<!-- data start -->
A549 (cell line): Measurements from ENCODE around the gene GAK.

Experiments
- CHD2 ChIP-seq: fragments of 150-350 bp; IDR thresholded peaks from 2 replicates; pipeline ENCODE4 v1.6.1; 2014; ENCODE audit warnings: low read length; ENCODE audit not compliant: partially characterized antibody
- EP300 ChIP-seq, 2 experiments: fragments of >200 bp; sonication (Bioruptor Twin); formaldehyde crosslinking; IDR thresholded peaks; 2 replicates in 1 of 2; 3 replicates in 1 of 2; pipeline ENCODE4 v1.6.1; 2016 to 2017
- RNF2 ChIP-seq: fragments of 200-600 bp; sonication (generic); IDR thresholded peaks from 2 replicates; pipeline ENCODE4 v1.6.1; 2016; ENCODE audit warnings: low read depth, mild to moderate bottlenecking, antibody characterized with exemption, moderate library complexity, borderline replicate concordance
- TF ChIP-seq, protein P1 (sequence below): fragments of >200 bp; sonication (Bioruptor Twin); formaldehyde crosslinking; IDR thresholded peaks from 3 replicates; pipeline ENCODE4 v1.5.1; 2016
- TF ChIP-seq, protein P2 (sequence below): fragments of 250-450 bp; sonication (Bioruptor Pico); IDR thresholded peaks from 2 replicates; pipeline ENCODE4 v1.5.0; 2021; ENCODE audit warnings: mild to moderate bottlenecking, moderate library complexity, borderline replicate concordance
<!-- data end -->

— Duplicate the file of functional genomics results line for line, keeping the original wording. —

A549 (cell line): Measurements from ENCODE around the gene GAK.

Experiments
- CHD2 ChIP-seq: fragments of 150-350 bp; IDR thresholded peaks from 2 replicates; pipeline ENCODE4 v1.6.1; 2014; ENCODE audit warnings: low read length; ENCODE audit not compliant: partially characterized antibody
- EP300 ChIP-seq, 2 experiments: fragments of >200 bp; sonication (Bioruptor Twin); formaldehyde crosslinking; IDR thresholded peaks; 2 replicates in 1 of 2; 3 replicates in 1 of 2; pipeline ENCODE4 v1.6.1; 2016 to 2017
- RNF2 ChIP-seq: fragments of 200-600 bp; sonication (generic); IDR thresholded peaks from 2 replicates; pipeline ENCODE4 v1.6.1; 2016; ENCODE audit warnings: low read depth, mild to moderate bottlenecking, antibody characterized with exemption, moderate library complexity, borderline replicate concordance
- TF ChIP-seq, protein P1 (sequence below): fragments of >200 bp; sonication (Bioruptor Twin); formaldehyde crosslinking; IDR thresholded peaks from 3 replicates; pipeline ENCODE4 v1.5.1; 2016
- TF ChIP-seq, protein P2 (sequence below): fragments of 250-450 bp; sonication (Bioruptor Pico); IDR thresholded peaks from 2 replicates; pipeline ENCODE4 v1.5.0; 2021; ENCODE audit warnings: mild to moderate bottlenecking, moderate library complexity, borderline replicate concordance